> useful for that. Thanks so much for all the discussion about a more
> realistic model. The key thing is that results should be robust to several
> different types of fitting and bandwidths, so long as they are realistic
> in the first place.
>
> As for using orthog/orthpoly to generate orthogonal polynomials, I gave
> that a shot. Thank you very much for the suggestion Martin Buis.
>
> I've done the orthogonalization two different ways. Both give different
> results, neither of which mirror the results where I create the
> polynomials in the regular fashion. I'm not sure which method is
> "correct". I'm also unsure why the results are significantly different.
> Any suggestions would be very helpful.
>
> Orthpoly # 1 uses orthpoly separately on each side of the discontinuity. #
> 2 does it for all the data.
>
> The code and output are below:
>
> *****
>
> drop if demvoteshare==.
> keep if realincome~=.
> drop demvs2 demvs3 demvs4
>
> gen double x = demvoteshare - 0.5
>
> gen D = 1 if x >= 0
> replace D = 0 if x < 0
>
> *Orthpoly #1
>
> *Creating orthogonal polynomials separately for each side.
>
> orthpoly x if x < 0, deg(4) generate(demvsa demvs2a demvs3a demvs4a)
> orthpoly x if x >= 0, deg(4) generate(demvsb demvs2b demvs3b demvs4b)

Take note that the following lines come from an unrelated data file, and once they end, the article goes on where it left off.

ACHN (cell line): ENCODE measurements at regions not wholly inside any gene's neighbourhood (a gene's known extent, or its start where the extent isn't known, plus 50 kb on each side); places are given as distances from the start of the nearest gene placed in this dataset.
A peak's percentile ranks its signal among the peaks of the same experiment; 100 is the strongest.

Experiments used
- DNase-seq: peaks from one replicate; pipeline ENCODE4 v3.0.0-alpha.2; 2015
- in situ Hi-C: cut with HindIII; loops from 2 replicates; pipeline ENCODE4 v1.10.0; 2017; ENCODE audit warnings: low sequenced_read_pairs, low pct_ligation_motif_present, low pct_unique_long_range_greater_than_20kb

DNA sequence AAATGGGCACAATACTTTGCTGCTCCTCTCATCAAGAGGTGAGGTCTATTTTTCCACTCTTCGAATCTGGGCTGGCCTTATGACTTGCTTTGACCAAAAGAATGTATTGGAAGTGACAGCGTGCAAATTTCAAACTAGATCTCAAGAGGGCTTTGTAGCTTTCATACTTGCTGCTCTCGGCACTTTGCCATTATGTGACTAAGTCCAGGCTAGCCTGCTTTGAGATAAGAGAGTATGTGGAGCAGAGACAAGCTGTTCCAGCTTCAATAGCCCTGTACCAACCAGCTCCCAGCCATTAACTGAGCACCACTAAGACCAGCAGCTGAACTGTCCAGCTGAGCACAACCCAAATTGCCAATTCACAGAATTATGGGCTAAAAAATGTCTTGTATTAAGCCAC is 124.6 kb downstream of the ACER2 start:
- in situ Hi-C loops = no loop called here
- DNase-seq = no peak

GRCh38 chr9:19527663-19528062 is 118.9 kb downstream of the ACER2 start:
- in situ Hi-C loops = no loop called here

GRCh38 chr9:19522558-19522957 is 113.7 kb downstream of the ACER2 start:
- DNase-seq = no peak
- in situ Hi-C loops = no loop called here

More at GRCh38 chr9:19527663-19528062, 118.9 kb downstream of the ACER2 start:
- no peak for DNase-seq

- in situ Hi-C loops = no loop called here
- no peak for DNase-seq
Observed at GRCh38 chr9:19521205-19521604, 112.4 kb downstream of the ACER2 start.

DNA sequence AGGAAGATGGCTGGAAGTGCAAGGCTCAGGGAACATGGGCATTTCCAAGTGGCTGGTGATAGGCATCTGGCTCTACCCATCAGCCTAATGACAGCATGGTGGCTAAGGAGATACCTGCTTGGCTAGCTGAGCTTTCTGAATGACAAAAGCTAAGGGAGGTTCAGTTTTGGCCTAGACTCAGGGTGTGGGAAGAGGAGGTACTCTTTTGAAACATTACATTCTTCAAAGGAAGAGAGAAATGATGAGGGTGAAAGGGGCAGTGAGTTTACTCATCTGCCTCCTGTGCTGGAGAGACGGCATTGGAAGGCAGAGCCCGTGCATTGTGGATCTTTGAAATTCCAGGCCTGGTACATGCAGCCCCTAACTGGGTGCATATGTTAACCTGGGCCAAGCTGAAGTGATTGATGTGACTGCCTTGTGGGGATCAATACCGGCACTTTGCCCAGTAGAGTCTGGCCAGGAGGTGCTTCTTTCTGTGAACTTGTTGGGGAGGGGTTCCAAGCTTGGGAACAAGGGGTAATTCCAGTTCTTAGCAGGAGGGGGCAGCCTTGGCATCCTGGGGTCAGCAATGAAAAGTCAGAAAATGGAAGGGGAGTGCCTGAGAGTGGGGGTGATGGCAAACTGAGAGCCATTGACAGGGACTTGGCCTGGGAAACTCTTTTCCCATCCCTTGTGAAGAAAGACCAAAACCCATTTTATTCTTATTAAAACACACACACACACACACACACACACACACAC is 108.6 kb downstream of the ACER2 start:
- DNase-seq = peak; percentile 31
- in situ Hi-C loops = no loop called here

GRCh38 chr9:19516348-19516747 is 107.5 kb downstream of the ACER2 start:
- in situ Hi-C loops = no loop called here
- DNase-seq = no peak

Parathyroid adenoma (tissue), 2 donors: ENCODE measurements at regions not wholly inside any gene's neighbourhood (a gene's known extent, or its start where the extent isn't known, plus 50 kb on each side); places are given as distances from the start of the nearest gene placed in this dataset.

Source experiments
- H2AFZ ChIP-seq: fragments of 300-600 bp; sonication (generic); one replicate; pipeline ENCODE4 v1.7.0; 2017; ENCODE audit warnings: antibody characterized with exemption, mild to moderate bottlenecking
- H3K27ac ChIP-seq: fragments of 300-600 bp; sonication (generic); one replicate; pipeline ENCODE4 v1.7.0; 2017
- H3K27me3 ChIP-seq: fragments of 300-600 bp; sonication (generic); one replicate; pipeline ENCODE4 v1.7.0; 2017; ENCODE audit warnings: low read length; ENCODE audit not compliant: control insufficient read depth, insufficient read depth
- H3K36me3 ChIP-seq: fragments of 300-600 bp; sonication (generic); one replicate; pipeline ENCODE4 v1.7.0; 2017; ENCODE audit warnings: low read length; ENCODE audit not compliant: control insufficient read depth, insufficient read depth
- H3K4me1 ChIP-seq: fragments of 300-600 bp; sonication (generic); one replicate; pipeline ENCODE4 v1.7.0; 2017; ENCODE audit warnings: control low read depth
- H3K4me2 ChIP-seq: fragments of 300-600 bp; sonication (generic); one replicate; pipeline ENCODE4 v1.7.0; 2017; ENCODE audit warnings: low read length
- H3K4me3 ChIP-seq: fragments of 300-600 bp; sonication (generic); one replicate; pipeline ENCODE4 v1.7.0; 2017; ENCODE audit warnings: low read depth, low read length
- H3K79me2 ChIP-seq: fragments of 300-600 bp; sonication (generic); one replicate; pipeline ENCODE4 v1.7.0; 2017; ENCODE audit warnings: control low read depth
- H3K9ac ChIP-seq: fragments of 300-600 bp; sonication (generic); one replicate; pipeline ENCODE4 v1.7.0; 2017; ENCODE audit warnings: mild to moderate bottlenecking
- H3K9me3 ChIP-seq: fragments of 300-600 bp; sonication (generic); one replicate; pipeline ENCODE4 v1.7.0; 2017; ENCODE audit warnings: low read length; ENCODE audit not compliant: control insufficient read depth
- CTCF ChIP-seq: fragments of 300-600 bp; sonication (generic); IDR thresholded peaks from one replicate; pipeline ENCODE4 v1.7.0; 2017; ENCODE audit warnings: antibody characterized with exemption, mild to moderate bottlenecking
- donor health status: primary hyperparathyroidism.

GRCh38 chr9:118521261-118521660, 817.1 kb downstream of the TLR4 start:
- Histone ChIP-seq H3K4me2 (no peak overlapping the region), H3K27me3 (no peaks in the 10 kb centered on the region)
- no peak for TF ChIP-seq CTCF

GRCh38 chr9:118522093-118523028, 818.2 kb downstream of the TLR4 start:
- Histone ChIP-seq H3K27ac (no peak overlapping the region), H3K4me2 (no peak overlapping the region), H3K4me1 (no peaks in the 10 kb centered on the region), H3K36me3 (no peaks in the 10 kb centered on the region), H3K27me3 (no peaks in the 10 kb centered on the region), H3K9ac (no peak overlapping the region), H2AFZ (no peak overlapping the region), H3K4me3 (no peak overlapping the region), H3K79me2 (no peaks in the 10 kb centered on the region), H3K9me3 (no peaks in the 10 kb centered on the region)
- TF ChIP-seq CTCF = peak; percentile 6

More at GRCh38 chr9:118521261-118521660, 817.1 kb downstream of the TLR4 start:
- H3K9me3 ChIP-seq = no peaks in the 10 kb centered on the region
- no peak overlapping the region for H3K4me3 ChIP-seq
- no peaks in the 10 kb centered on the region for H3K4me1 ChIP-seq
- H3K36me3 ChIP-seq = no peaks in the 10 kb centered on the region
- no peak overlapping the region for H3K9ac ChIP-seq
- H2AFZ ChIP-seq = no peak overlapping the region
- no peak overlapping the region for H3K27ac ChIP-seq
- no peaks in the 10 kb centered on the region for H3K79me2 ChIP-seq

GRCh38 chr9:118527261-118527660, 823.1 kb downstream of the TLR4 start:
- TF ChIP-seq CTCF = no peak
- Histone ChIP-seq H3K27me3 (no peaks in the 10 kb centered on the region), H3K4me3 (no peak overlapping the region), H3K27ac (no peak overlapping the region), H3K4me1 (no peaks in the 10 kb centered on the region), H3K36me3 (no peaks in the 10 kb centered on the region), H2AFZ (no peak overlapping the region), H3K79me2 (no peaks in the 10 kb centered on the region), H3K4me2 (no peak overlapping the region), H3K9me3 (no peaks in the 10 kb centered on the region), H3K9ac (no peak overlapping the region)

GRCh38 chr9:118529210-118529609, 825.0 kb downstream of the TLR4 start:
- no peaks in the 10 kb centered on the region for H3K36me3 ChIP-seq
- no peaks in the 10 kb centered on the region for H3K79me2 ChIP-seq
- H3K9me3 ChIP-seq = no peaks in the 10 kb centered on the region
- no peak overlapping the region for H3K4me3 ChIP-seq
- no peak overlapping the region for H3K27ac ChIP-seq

> replace demvsa = 0 if demvsa==.
> replace demvsb = 0 if demvsb==.
> replace demvs2a = 0 if demvs2a==.
> replace demvs2b = 0 if demvs2b==.
> replace demvs3a = 0 if demvs3a==.
> replace demvs3b = 0 if demvs3b==.
> replace demvs4a = 0 if demvs4a==.
> replace demvs4b = 0 if demvs4b==.
>
> replace demvsa = (1-D)*demvsa
> replace demvs2a = (1-D)*demvs2a
> replace demvs3a = (1-D)*demvs3a
> replace demvs4a = (1-D)*demvs4a
>
> replace demvsb = D*demvsb
> replace demvs2b = D*demvs2b
> replace demvs3b = D*demvs3b
> replace demvs4b = D*demvs4b
>
> regress realincome D demvsa demvs2a demvs3a demvs4a demvsb demvs2b demvs3b
> demvs4b
>
> *Orthpoly #2
>
> orthpoly x, deg(4) generate (demvs demvs2 demvs3 demvs4)
>
> replace demvsa = (1-D)*demvs
> replace demvs2a = (1-D)*demvs2
> replace demvs3a = (1-D)*demvs3
> replace demvs4a = (1-D)*demvs4
>
> replace demvsb = D*demvs
> replace demvs2b = D*demvs2
> replace demvs3b = D*demvs3
> replace demvs4b = D*demvs4
>
> regress realincome D demvsa demvs2a demvs3a demvs4a demvsb demvs2b demvs3b
> demvs4b
>
> *****
>
> And the results are:
>
>
> Orthpoly # 1
>
> ------------------------------------------------------------------------------
>  realincome |      Coef.   Std. Err.      t    P>|t|     [95% Conf.
> Interval]
> -------------+----------------------------------------------------------------
>           D |  -2597.064   140.5829   -18.47   0.000    -2872.626
> -2321.502
>      demvsa |  -853.4396   109.0927    -7.82   0.000    -1067.277
> -639.6025
>     demvs2a |  -941.1276   109.0927    -8.63   0.000    -1154.965
> -727.2905
>     demvs3a |   593.9881   109.0927     5.44   0.000      380.151
> 807.8252
>     demvs4a |   121.7433   109.0927     1.12   0.264    -92.09384
> 335.5804
>      demvsb |  -2006.552   88.66978   -22.63   0.000    -2180.357
> -1832.747
>     demvs2b |  -620.1632   88.66978    -6.99   0.000    -793.9685
> -446.3579
>     demvs3b |  -134.2237   88.66978    -1.51   0.130     -308.029
> 39.58156